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The Fourth Island (Paperback)
Dark, mournful, and beautiful, Sarah Tolmie's The Fourth Island is a moving and unforgettable story of life and death on the hidden Irish island of Inis Caillte.
Huddled in the sea off the coast of Ireland is a fourth Aran Island, a secret island peopled by the lost, findable only in moments of despair. Whether drowned at sea, trampled by Cromwell's soldiers, or exiled for clinging to the dead, no outsiders reach the island without giving in to dark emotion.
Time and again, The Fourth Island weaves a hypnotic pattern with its prose, presaging doom before walking back through the sweet and sour moments of lives not yet lost. It beautifully melds the certainty of loss with the joys of living, drawing readers under like the tide.
About the Author
Sarah Tolmie is the author of the Tordotom novella The Fourth Island (2020), the poetry collections Check (McGill-Queen's University Press, 2020) and The Art of Dying (McGill-Queen’s University Press, 2018), the 120-sonnet sequence Trio (McGill-Queen’s University Press, 2015), and the chapbook Sonnet in a Blue Dress and Other Poems (Baseline Press, 2014). She has published two novels with Aqueduct Press, The Little Animals (2019) and The Stone Boatmen (2014), as well as two short fiction collections, Two Travelers (2016) and NoFood (2014). She is a medievalist trained at the University of Toronto and Cambridge and is a Professor of English at the University of Waterloo.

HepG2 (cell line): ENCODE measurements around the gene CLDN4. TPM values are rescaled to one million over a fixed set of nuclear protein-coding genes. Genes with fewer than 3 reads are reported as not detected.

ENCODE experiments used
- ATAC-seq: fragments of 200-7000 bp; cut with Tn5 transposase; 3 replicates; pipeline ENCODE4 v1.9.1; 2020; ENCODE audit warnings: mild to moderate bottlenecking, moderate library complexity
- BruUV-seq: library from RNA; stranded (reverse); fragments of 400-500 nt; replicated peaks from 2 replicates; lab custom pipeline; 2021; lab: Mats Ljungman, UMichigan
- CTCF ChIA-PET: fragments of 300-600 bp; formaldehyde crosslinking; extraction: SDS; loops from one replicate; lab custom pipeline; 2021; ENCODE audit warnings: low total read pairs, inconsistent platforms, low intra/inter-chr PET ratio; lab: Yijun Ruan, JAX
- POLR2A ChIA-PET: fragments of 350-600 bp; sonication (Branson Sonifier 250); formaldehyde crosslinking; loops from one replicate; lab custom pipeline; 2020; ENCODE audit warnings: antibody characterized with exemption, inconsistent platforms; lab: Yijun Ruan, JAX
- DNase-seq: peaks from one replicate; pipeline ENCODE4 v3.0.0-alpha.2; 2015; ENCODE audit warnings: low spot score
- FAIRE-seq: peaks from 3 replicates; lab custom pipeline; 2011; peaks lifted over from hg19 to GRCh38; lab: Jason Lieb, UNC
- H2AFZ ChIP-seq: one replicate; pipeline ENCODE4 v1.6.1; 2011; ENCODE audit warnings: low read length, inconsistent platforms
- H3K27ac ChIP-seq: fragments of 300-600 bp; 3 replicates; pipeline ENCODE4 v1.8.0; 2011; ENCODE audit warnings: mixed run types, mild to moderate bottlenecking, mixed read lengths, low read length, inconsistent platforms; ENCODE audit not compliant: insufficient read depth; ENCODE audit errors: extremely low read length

“The Fourth Island is both beguiling and unsettling, both mythic and earthy. A truly memorable story, beautifully crafted.” —Juliet Marillier, author of the Warrior Bards series
“The contemplative style, low stakes, and small cast is reminiscent of Ursula K. Le Guin’s Earthsea Cycle and is worthy of the association.” —Publishers Weekly
“The Fourth Island is an absolute gem of a story, full of wonder, melancholy and no little wisdom.” —Peadar Ó Guilín
“Part charm, part history, part ravishing spell in itself, The Fourth Island is the best kind of ghost story, reminding us of all the good and the bad in the world. I loved this book.” —Helen Marshall